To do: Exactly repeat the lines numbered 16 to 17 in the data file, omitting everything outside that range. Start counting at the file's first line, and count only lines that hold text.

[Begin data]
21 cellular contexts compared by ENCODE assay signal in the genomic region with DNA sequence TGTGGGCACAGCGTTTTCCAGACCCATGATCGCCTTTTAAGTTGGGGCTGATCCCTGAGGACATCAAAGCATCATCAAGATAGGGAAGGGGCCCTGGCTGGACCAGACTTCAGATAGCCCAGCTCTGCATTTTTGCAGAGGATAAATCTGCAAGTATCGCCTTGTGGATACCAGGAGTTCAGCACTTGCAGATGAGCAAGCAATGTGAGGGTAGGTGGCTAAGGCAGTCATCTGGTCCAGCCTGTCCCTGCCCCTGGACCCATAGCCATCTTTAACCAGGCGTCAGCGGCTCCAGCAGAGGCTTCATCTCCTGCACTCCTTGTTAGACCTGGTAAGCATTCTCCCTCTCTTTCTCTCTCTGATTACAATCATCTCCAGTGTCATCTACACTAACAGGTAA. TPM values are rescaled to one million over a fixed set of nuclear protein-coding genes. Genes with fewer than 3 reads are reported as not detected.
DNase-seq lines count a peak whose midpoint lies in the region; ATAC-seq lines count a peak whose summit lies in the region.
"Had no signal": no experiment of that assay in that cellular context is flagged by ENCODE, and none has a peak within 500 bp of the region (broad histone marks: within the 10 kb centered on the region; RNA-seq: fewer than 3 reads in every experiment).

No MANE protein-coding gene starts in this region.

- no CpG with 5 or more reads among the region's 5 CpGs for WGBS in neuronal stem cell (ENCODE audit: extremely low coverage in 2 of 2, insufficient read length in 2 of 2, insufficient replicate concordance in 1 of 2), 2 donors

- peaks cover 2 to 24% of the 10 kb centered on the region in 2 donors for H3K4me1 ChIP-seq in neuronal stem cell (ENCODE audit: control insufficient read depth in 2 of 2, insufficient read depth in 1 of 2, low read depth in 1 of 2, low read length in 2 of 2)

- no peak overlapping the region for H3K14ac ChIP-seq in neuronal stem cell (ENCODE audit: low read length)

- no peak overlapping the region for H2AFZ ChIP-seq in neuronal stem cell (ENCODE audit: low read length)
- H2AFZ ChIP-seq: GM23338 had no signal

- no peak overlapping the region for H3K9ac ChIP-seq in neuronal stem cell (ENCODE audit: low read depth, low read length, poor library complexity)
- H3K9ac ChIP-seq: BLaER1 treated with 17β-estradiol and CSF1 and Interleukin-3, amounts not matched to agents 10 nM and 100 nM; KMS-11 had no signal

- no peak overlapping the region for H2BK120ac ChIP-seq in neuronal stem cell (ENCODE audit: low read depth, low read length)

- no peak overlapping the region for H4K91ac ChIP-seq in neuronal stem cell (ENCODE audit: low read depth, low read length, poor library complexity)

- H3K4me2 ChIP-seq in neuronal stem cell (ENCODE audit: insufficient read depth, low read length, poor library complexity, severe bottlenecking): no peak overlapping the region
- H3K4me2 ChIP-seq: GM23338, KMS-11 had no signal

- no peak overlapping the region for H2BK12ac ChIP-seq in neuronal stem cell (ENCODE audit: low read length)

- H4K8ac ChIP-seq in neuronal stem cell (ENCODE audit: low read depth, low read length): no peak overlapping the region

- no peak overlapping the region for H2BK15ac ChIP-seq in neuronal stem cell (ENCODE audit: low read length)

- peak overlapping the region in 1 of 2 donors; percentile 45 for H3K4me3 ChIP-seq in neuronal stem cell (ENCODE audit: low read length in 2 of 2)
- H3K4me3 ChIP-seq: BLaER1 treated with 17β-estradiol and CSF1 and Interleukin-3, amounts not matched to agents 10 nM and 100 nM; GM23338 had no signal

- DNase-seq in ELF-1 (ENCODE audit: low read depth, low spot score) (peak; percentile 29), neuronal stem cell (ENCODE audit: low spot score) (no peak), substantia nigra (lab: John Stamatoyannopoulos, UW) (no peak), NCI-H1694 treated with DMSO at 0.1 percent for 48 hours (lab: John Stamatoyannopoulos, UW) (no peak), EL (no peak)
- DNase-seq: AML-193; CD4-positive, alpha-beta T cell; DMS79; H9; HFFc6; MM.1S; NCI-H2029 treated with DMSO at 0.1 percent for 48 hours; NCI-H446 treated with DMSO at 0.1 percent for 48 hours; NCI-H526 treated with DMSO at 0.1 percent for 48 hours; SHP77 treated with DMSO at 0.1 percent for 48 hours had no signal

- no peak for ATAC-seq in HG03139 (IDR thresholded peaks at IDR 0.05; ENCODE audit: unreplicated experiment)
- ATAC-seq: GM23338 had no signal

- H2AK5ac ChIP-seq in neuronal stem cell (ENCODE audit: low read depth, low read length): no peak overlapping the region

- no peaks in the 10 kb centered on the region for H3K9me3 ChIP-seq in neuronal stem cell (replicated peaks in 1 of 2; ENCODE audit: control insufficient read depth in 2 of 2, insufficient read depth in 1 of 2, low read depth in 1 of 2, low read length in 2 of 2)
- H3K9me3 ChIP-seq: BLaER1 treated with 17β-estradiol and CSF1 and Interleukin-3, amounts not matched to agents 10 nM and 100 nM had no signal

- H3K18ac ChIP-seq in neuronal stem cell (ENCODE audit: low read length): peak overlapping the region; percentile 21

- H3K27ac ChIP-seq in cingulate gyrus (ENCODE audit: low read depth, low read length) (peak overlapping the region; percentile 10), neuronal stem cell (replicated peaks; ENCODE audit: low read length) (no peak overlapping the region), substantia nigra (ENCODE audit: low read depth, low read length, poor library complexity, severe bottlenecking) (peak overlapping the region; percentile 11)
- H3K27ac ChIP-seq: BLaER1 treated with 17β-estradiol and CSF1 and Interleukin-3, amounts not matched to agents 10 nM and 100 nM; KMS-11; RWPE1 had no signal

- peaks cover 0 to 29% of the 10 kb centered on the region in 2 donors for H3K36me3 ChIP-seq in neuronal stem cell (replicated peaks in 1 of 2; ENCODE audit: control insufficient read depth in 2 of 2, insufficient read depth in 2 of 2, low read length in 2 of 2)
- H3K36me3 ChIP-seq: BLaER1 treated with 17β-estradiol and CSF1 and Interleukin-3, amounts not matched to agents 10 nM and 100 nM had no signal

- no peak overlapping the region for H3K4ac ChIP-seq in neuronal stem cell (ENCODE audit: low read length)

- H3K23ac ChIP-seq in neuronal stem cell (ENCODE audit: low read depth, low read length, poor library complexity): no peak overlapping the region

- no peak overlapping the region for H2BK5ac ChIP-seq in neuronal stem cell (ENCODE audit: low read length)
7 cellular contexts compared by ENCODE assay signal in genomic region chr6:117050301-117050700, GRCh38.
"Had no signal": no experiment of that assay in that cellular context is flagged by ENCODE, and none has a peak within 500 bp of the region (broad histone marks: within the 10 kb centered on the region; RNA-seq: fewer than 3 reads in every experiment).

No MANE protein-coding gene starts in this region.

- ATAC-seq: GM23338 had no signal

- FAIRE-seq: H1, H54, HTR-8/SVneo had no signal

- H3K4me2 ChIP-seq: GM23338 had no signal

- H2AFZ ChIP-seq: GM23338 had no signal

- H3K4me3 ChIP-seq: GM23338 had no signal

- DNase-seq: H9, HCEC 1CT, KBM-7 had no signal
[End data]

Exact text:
- no peak overlapping the region for H2BK12ac ChIP-seq in neuronal stem cell (ENCODE audit: low read length)

- H4K8ac ChIP-seq in neuronal stem cell (ENCODE audit: low read depth, low read length): no peak overlapping the region